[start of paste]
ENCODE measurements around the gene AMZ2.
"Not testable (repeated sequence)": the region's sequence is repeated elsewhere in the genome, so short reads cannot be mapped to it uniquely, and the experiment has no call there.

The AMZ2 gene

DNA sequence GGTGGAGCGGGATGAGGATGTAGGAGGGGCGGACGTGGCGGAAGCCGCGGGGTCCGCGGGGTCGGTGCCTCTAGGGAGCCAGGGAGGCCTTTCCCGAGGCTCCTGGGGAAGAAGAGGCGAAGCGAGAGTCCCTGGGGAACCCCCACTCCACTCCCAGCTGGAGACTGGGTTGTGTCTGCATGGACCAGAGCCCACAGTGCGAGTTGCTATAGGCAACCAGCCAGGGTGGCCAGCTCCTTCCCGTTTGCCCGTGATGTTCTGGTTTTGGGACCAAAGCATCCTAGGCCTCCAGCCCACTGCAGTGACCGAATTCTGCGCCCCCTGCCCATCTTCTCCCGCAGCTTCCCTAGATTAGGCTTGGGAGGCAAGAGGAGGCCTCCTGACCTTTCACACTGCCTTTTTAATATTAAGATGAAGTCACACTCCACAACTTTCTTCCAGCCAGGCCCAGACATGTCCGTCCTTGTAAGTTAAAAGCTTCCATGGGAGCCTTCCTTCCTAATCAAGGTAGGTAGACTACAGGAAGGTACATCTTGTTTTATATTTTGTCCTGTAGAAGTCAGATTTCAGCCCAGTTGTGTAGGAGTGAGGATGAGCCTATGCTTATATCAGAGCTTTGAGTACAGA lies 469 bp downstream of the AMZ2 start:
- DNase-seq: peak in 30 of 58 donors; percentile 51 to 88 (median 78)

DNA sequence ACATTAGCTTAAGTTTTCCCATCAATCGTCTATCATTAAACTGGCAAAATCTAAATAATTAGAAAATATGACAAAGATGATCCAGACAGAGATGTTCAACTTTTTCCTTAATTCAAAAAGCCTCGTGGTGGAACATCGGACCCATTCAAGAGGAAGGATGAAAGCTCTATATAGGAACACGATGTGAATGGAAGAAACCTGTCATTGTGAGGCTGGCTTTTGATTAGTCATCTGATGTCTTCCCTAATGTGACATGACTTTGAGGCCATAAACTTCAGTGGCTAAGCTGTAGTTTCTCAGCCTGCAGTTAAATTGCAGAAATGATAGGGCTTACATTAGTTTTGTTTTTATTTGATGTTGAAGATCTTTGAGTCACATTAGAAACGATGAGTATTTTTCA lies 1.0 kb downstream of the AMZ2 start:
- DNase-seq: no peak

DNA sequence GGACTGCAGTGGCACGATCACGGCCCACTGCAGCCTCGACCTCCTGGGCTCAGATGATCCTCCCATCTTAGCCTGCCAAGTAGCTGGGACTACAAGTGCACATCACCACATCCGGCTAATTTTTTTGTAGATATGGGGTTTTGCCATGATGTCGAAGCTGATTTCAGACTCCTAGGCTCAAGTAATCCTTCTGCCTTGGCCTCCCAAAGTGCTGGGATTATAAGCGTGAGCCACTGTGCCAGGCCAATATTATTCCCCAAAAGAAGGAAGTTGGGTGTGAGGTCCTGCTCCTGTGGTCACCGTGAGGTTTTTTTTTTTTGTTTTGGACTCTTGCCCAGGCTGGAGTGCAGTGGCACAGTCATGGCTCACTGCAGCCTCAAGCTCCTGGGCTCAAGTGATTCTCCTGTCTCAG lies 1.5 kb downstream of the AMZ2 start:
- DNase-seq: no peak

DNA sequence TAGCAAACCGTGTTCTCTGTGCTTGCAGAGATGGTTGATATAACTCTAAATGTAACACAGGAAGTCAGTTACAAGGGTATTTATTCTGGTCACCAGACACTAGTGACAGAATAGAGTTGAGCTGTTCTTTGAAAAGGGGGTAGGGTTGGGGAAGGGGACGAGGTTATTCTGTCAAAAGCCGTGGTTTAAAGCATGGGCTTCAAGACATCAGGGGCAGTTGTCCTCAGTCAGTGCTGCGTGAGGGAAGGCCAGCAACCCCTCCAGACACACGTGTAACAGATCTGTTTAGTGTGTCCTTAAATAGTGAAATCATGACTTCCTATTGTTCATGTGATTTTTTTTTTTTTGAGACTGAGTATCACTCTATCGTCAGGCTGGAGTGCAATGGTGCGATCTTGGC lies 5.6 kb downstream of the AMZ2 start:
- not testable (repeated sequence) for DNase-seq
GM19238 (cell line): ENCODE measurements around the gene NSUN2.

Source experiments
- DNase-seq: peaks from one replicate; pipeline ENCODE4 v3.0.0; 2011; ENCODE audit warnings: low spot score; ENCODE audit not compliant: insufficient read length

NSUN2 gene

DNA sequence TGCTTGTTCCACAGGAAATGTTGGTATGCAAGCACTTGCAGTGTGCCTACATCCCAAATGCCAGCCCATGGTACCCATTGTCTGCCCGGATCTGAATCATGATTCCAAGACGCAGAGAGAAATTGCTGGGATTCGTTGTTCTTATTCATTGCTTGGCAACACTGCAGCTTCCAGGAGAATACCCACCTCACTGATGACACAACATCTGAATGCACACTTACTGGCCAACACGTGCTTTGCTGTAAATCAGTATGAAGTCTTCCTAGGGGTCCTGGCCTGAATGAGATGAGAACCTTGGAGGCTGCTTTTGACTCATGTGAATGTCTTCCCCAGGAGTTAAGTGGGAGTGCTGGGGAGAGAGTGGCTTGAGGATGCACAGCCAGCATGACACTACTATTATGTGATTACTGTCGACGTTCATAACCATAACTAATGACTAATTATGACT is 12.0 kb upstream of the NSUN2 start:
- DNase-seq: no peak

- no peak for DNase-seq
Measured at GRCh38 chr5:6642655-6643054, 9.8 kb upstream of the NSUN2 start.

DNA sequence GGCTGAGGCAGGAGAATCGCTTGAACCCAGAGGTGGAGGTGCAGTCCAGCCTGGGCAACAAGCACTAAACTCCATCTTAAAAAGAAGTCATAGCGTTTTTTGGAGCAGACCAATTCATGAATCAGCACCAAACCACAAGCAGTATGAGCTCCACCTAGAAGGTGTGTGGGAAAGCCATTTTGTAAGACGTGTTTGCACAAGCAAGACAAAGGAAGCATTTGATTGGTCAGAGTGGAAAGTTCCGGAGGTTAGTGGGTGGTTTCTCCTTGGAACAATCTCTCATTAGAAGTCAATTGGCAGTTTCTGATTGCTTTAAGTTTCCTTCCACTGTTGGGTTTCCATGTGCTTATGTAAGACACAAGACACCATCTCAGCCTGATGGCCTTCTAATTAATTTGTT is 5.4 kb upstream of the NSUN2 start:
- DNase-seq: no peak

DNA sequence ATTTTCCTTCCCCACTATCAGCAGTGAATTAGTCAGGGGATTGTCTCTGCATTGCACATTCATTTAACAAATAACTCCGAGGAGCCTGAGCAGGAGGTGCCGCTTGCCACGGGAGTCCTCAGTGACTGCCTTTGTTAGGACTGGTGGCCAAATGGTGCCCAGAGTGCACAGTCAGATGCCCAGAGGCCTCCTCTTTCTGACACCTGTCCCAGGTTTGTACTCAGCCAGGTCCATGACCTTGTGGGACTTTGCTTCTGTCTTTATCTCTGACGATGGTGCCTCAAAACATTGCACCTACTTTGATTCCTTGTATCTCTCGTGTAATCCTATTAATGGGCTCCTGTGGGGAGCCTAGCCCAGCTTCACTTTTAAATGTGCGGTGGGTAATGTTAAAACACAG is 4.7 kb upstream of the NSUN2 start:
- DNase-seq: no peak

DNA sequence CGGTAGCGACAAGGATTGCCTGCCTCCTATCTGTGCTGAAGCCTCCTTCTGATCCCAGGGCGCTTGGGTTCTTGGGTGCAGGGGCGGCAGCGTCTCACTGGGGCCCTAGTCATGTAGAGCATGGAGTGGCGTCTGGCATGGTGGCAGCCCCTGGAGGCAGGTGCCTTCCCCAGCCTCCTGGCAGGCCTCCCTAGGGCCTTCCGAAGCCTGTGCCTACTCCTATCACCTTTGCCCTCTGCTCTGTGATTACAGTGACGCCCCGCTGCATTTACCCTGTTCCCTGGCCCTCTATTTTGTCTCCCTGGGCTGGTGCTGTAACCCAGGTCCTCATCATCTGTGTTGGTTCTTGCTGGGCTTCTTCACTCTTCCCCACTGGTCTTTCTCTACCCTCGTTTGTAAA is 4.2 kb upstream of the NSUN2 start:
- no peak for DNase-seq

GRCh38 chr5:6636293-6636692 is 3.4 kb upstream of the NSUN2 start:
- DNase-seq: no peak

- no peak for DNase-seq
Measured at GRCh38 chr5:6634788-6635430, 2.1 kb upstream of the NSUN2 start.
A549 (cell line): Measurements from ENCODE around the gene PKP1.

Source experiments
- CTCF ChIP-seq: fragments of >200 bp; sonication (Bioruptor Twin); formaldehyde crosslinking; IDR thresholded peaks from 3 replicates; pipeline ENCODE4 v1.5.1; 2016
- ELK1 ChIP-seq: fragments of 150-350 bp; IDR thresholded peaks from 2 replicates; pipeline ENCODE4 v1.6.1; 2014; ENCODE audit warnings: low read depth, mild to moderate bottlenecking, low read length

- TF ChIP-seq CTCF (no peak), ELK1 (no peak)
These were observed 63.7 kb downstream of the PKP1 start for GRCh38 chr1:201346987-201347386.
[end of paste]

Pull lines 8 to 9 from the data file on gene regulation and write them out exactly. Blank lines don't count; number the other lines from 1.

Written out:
DNA sequence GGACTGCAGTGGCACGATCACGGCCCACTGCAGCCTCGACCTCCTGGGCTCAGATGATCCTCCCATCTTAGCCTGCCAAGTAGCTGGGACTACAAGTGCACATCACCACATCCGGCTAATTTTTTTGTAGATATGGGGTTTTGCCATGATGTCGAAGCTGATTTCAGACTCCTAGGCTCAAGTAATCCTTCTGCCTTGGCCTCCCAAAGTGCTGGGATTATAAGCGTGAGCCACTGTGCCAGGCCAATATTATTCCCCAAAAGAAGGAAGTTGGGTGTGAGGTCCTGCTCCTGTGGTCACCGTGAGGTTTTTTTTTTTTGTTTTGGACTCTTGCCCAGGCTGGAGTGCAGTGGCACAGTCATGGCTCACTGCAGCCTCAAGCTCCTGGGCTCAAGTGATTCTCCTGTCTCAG lies 1.5 kb downstream of the AMZ2 start:
- DNase-seq: no peak